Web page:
Thus neither the language of § 2 (a), its legislative history, nor its judicial application countenances a construction of the statute which draws strength from even a lingering doubt as to its purpose of protecting primary-line competition. But the rationale of the Court of Appeals appears to have been shaped by precisely this type of doubt. The view of the Court of Appeals was that, before there can be a price discrimination within the meaning of § 2 (a), "[t]here must be some relationship between the different purchasers which entitles them to comparable treatment." 265 F. 2d, at 681. Such a relationship would exist, the court reasoned, if different prices were being charged to competing purchasers. But the court observed that in this case all competing purchasers paid respondent the same price, so far as the record disclosed. Consequently, the court concluded that, even assuming the price cuts "were directed at [Anheuser-Busch's] local competitors, they were not discriminatory."
This qualification upon the applicability of § 2 (a) to primary-line-competition cases is in no way adumbrated by the prevailing line of relevant decisions. In Mead's Fine Bread Co., supra, in Maryland Baking Co., supra, and in Porto Rican American Tobacco Co., supra, violations of § 2 (a) were predicated upon injury to primary-line competition without reliance upon the presence or
More important, however, is the incompatibility of the Circuit Court's rule with the purpose of § 2 (a). The existence of competition among buyers who are charged different prices by a seller is obviously important in terms of adverse effect upon secondary-line competition, but it would be merely a fortuitous circumstance so far as injury to primary-line competition is concerned. Since, as we have indicated, an independent and important goal of § 2 (a) is to extend protection to competitors of the discriminating seller, the limitation of that protection by the alien factor of competition among purchasers would constitute a debilitating graft upon the statute.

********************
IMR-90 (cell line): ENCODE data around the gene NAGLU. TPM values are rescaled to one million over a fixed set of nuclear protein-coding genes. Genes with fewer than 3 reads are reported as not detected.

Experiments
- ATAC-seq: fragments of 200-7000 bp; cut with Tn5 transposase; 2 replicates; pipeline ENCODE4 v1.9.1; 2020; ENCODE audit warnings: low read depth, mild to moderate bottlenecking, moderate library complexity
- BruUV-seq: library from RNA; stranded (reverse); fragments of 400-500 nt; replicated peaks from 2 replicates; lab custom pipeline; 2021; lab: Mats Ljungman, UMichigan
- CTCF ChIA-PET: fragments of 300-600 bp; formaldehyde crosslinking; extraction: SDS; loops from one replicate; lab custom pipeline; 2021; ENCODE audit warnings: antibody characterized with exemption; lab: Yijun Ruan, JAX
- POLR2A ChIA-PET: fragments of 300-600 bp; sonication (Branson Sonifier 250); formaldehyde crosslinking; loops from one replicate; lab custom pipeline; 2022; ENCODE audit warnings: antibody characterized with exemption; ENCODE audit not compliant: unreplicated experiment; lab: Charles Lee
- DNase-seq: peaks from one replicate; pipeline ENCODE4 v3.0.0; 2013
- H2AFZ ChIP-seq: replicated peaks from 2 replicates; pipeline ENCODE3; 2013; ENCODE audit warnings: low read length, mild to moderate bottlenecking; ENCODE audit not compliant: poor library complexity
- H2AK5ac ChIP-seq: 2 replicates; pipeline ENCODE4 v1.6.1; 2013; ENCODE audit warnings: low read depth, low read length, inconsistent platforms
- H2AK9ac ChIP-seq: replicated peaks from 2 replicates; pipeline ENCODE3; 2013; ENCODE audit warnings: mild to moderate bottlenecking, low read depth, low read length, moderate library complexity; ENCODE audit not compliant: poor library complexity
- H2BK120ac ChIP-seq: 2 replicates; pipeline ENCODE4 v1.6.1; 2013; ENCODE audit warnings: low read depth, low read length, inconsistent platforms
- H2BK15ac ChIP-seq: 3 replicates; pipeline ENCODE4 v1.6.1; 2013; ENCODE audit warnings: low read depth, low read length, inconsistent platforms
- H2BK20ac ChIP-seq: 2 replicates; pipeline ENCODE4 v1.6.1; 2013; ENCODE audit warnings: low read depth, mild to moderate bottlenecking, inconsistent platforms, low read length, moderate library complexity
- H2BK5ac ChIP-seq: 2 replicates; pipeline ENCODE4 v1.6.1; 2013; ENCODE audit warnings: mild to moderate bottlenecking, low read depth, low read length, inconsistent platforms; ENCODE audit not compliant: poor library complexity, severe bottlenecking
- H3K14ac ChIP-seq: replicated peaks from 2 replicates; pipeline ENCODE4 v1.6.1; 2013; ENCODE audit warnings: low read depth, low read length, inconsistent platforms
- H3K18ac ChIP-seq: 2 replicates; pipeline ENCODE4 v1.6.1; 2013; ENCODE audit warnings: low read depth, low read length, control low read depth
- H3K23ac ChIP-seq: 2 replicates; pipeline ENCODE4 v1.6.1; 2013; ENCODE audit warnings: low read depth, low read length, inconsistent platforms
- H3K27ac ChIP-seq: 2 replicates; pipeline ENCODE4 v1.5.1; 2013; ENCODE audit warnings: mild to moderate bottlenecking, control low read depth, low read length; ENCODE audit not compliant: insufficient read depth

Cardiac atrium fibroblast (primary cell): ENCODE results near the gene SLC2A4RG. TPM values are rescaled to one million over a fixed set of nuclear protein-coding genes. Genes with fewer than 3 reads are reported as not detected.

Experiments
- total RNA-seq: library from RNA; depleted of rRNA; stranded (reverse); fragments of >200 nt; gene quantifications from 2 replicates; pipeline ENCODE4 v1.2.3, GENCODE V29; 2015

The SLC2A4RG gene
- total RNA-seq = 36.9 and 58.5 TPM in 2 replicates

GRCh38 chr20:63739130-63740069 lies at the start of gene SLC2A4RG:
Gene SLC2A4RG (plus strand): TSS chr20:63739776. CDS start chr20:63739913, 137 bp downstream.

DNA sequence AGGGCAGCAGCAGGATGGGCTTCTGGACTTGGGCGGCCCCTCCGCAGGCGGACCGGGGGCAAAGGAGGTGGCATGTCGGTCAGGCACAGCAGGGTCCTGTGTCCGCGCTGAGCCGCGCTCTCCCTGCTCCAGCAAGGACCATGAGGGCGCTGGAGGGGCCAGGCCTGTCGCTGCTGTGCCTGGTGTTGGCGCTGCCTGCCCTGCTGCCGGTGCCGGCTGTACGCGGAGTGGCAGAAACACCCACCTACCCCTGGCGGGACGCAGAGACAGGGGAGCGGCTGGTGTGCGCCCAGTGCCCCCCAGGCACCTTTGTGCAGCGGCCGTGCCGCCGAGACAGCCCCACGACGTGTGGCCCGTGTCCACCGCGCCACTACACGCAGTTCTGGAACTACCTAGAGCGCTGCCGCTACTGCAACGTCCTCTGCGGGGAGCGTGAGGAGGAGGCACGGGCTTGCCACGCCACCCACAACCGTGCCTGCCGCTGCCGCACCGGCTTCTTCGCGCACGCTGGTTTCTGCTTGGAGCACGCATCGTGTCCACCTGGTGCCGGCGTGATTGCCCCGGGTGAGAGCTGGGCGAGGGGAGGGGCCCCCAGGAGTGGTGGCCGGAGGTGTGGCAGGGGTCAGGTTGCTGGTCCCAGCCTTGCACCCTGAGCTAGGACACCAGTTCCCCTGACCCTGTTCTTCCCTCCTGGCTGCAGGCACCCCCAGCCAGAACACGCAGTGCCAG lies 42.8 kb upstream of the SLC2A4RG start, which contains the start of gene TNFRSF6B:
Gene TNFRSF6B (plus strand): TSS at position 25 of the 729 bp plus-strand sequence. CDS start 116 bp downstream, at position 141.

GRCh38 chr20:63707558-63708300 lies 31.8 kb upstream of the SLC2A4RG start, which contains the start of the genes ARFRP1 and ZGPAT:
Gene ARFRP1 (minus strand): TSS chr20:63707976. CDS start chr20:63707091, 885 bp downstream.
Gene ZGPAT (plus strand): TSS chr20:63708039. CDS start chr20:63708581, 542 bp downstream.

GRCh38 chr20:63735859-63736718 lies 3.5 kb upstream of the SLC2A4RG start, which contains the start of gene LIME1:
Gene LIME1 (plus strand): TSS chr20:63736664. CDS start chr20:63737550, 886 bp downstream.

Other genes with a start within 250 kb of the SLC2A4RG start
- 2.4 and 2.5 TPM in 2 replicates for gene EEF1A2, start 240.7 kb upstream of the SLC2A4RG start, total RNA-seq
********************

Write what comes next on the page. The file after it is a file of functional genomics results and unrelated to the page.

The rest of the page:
Although respondent's starting point is the same as that of the Court of Appeals—that a price discrimination is not synonymous with a price difference—its test of price discrimination is somewhat broader.
When this Court has spoken of price discrimination in § 2 (a) cases, it has generally assumed that the term was synonymous with price differentiation. In Federal Trade Comm'n v. Cement Institute, 333 U.S. 683, 721, the Court referred to "discrimination in price" as "selling the same kind of goods cheaper to one purchaser than to another." And in Federal Trade Comm'n v. Morton Salt Co., 334 U.S. 37, 45, the Court said, "Congress meant by using the words `discrimination in price' in § 2 that in a case involving competitive injury between a seller's customers the Commission need only prove that a seller had charged one purchaser a higher price for like goods than he had charged one or more of the purchaser's competitors."
In the face of these considerations, we do not find respondent's arguments persuasive. The fact that activity which falls within the civil proscription of § 2 (a) may also be criminal under § 3 is entirely irrelevant. The partial overlap between these sections, which was to a significant extent the by-product of the tortuous path of the Robinson-Patman bills through Congress,
Nothing that we have said, of course, should be construed to be the expression of any view concerning the relevance of the factors stressed by respondent to statutory standards other than price discrimination. We wish merely to point out, on the one hand, why respondent's arguments in our view are not pertinent to the issue at bar, and, on the other, that we are not foreclosing respondent from urging in the Court of Appeals that such arguments are material to issues not now before us.
What we have said makes it quite evident, we believe, that our decision does not raise the specter of a flat prohibition of price differentials, inasmuch as price differences constitute but one element of a § 2 (a) violation. In fact, as we have indicated, respondent has vigorously contested this very case on the entirely separate grounds of insufficient injury to competition and good faith lowering of price to meet competition. Nor is it relevant that the Commission did not proceed upon the basis of the respondent's price differentials which existed prior to the period in question in this case. This choice is committed to the